First, a disclaimer: I did serve as a playtester on the book...which really just means I got to see it in play before I reviewed it, instead of just reading it.
|DOOM by Misfit Studios, featuring|
the Four Horsemen
It is nominally a villain book for ICONS, but it has a very specific focus to it: DOOM is an conspiracy/organization/cult that is not married to a specific setting. In fact, in my one go with the ICONS rules in play, I combined it with the ION Guard book...(the magic focus of DOOM makes them absolutely frightening adversaries for ION Guards).
First up, we get a Metahuman Threat Scale, meant to be an eye-balling guide to baddies, ranked from Alpha to Omega, with Alpha being the weakest and Omega the scariest. As well, there are notations that further defined the threats, such as "-P" meaning the threat is psychic or "-E" meaning extraterrestrial.
WHAT IS DOOM?
This is a two page background on the DOOM organizaation, an occult organization worshipping the "Lost Ones", who are very Lovecraftian in nature. It is noted that the Lost Ones should probably never be battled directly, as they are INSANELY powerful.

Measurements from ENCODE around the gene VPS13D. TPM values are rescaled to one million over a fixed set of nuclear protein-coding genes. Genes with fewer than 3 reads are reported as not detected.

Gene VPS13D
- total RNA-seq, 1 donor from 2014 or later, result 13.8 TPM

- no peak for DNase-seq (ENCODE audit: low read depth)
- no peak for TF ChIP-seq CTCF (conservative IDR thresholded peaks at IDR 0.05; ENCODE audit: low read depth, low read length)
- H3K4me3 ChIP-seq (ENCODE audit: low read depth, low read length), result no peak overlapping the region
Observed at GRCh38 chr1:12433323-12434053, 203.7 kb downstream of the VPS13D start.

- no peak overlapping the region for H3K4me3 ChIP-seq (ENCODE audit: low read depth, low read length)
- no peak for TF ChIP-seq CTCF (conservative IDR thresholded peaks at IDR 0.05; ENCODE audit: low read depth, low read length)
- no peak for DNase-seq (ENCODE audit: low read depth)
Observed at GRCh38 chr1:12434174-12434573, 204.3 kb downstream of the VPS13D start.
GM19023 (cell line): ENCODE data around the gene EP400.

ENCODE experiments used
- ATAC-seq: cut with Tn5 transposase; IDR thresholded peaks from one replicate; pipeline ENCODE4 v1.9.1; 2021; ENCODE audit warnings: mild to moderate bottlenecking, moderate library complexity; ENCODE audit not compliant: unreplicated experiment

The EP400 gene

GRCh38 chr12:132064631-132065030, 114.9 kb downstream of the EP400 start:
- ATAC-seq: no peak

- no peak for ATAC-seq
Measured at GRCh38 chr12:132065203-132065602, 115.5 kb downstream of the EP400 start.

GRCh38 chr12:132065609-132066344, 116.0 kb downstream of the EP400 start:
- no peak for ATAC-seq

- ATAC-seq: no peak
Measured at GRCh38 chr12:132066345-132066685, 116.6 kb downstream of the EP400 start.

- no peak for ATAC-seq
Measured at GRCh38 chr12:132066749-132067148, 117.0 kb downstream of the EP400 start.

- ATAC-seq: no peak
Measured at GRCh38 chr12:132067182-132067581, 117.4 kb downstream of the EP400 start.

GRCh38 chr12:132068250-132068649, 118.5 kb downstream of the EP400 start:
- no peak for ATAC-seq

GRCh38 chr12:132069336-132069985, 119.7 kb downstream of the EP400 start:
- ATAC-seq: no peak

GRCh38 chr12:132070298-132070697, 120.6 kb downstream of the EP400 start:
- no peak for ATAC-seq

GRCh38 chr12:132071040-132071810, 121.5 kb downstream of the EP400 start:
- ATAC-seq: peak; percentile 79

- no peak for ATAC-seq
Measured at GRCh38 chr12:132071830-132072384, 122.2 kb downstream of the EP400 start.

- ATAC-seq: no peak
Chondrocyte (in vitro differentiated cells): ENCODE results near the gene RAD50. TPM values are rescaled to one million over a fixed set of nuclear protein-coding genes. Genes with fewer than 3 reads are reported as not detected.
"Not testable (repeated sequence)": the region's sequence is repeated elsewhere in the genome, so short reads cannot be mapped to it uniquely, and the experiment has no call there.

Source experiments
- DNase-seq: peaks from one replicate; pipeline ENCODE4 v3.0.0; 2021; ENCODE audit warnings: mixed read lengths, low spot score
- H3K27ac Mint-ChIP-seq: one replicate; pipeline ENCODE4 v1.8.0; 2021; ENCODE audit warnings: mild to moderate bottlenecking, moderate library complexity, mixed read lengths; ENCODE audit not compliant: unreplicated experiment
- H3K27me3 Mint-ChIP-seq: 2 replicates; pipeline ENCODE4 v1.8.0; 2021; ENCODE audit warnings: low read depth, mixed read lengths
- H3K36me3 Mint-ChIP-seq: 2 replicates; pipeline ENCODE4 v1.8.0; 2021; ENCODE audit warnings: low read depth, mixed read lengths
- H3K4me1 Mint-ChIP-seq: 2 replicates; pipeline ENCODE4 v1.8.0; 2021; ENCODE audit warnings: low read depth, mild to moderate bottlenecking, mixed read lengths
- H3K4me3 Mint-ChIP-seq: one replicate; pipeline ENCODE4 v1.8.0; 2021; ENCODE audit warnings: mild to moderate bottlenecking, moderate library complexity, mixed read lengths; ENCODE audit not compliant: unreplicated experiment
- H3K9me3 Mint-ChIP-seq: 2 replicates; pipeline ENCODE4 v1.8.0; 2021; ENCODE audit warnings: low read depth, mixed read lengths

This is chock full of villainous game stats.
We get a section on the Counil of Nine that rules DOOM, but no concrete information at all, as GM is expected to design their own Council of Nine, if they choose to allow the PCs to confront them directly, whether built from scratch or drawn from the magical villains already in the setting.
We then get a selection of mooks, starting with rank and file cultists, then the assassin-like Daggers, the spellcasting Sorcerers and the Imps - people who have been...changed...by the dark powers of DOOM.
Next up as the very powerful lieutenants of the Council of Nine, known as the Doomsayers. We get eight of them, and they are an interesting bunch. Each entry gets a background, stats and three "Capers" you can use as inspiration for your own adventures.
Up first is the Immortal known as Acolyte. He is immortal in the Highlander sense, complete with the whole head-hunting power game. He is a powerful spellcaster and the leader of the Doomsayers, constantly looking for magical shortcuts in order to foul-up the other Immortals.